The judge saw the situation as a joke but insisted that Philemon perform the rite. Philemon refused. Arrian responded that it was foolish of him to refuse when he was not even baptized. Philemon prayed, and a cloud miraculously appeared and rained upon him. He claimed that he was thus baptized.
Arrian appealed to him, begging him to think of what a terrible loss of musical skill such resistance would mean. The musician's pipes were then said to have been destroyed by Philemon himself or to have spontaneously burst into flames. Officers arrested Apollonius, proclaimed the two men as Christians, and they were condemned to death.
One legend says that before the execution, Apollonius and Philemon asked that a great pot be brought before them and a living baby be placed inside it. They then asked soldiers to shoot arrows at it, which they did, the arrows piercing the pot. The baby remained unharmed. The judge then ordered the soldiers to shoot the men with arrows, but all the arrows hung suspended int he air, except one, which blinded Arrian.
Despite this and several other miracles, Apollonius is said to have been tied in a sack, thrown into the sea, and drowned. Arrian's sight was said to have been restored when clay from Apollonius's tomb was applied to his eyes. This led to the conversion of Arrian and four other officials (Benedictines, Encyclopedia, White).
In art, Apollonius is depicted on a funeral pyre or drowning in the sea or being crucified (White).
SS. Apollonius, Philemon, &c., Martyrs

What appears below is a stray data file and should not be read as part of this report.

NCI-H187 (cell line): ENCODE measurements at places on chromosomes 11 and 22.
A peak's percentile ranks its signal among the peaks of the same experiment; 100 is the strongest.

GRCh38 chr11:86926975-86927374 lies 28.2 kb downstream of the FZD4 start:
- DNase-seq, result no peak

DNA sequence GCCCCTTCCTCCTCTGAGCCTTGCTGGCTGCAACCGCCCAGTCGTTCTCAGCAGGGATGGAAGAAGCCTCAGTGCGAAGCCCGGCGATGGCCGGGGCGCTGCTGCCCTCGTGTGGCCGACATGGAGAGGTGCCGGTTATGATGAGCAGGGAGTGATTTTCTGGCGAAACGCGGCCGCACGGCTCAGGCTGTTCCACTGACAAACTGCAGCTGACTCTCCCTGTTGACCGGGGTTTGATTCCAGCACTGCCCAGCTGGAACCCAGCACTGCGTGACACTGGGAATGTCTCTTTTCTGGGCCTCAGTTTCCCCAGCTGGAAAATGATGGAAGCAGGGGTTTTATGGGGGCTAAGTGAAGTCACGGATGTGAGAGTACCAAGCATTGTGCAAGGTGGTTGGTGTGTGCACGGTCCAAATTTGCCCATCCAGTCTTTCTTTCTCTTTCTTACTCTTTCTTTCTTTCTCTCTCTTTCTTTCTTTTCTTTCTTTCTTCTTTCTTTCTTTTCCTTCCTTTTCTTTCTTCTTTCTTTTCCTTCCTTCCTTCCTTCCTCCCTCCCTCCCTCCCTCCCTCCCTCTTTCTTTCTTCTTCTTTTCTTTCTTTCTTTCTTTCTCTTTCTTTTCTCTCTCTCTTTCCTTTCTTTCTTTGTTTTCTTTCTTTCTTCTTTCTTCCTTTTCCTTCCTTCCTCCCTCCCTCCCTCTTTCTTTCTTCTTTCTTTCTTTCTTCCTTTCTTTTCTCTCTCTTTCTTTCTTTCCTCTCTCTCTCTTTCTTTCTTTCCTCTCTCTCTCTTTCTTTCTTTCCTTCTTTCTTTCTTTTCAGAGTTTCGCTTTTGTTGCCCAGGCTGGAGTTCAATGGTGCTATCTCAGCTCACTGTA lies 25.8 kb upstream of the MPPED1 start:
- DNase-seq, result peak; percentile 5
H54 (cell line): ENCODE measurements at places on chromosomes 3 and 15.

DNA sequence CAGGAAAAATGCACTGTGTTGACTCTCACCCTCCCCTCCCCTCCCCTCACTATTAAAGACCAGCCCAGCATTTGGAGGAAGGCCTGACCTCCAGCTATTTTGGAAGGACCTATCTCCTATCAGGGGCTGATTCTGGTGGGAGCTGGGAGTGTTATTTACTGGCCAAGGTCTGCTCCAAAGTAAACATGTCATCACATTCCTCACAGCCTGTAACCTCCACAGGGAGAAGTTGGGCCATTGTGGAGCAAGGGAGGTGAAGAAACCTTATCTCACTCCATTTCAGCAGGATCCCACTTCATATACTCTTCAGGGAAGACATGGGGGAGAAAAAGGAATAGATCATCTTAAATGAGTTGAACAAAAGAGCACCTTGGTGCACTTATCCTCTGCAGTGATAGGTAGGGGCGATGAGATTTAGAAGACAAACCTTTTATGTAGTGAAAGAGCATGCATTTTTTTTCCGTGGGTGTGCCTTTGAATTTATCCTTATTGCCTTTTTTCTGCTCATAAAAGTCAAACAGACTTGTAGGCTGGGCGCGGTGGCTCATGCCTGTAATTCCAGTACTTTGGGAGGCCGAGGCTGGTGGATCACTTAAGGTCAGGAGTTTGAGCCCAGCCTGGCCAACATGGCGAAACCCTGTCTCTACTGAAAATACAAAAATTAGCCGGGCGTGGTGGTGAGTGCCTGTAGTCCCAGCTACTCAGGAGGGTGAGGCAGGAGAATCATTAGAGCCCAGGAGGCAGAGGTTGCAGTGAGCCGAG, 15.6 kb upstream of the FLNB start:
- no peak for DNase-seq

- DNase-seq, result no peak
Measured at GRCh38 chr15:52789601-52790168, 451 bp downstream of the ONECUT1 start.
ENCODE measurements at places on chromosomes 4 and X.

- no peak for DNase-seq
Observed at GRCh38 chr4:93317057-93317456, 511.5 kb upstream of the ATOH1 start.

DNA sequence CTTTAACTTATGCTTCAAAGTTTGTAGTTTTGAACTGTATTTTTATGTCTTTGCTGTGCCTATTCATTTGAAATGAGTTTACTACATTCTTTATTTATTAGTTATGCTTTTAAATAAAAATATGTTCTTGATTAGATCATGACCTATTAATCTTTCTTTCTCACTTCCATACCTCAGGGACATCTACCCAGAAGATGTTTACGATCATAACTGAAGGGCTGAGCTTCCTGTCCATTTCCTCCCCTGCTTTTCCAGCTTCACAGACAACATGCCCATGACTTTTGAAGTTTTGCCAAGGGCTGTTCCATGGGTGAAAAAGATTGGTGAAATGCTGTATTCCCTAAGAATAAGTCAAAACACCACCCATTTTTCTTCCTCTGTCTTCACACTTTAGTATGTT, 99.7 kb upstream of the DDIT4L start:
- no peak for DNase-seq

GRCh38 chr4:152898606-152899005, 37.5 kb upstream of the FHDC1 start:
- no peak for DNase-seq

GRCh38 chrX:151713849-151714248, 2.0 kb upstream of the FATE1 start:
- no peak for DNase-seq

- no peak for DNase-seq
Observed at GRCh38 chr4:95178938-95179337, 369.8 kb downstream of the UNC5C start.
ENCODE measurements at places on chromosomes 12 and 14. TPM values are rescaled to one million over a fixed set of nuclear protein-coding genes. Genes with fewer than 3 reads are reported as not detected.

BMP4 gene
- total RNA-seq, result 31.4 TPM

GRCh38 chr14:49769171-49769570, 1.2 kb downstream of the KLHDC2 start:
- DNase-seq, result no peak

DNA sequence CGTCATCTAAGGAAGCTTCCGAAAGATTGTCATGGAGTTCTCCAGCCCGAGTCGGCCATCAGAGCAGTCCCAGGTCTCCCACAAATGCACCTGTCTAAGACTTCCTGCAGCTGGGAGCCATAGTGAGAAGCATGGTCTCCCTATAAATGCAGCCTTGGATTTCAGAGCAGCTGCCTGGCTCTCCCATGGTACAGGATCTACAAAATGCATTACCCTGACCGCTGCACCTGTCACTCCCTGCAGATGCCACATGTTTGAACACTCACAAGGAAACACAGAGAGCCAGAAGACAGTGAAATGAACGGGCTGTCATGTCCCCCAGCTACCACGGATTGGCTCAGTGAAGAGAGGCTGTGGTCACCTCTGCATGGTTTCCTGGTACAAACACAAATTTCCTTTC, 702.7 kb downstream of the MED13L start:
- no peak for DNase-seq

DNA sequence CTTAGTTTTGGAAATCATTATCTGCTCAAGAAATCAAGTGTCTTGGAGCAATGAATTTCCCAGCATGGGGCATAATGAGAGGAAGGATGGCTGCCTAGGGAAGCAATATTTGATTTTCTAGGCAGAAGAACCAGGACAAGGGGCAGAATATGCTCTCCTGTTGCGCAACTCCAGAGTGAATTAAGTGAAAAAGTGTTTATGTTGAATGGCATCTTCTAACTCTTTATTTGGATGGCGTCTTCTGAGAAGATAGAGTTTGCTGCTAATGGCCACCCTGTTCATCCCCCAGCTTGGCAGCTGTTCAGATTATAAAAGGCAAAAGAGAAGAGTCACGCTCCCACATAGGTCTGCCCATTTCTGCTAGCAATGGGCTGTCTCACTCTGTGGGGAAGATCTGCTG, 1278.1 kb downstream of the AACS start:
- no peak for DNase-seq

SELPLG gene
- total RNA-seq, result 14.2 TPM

APOLLONIUS was a zealous holy anchoret, and was apprehended by the persecutors at Antinous in Egypt. Many heathens came to insult and affront him while in chains; and among others one Philemon, a musician, very famous, and much admired by the people. He treated the martyr as an impious person and a seducer, and one that deserved the public hatred. To his injuries the saint only answered, “My son, may God have mercy on thee, and not lay these reproaches to thy charge.” This his meekness wrought so powerfully on Philemon, that he forthwith confessed himself a Christian. Both were brought before the judge whom Metaphrastes and Usuard call Arian, and who had already put to death SS. Asclas, Timothy, Paphnutius, and several other martyrs: after making them suffer all manner of tortures, he condemned them to be burnt alive. When the fire was kindled about them, Apollonius prayed: “Lord, deliver not to beasts the souls who confess thee; but manifest thy power.” At that instant a cloud of dew encompassed the martyrs, and put out the fire. The judge and people cried out at this miracle: “The God of the Christian is the great and only God.” The prefect of Egypt being informed of it, caused the judge and the two confessors to be brought, loaded with irons, to Alexandria. During the journey, Apollonius, by his instructions, prevailed so far upon those who conducted him, that they presented themselves also to the judge with their prisoners, and confessed themselves likewise to be Christians. The prefect finding their constancy invincible, caused them all to be thrown into the sea, about the year 311. Their bodies were afterwards found on the shore, and were all put into one sepulchre. “By whom,” says Rufinus, “many miracles are wrought to the present time, and the vows and prayers of all are received, and are accomplished. Hither the Lord was pleased to bring me, and to fulfil my requests.” See Rufinus, Vit. Patr. l. 2. c. 19. p. 477. Palladius Lausiac. c. 65, 66.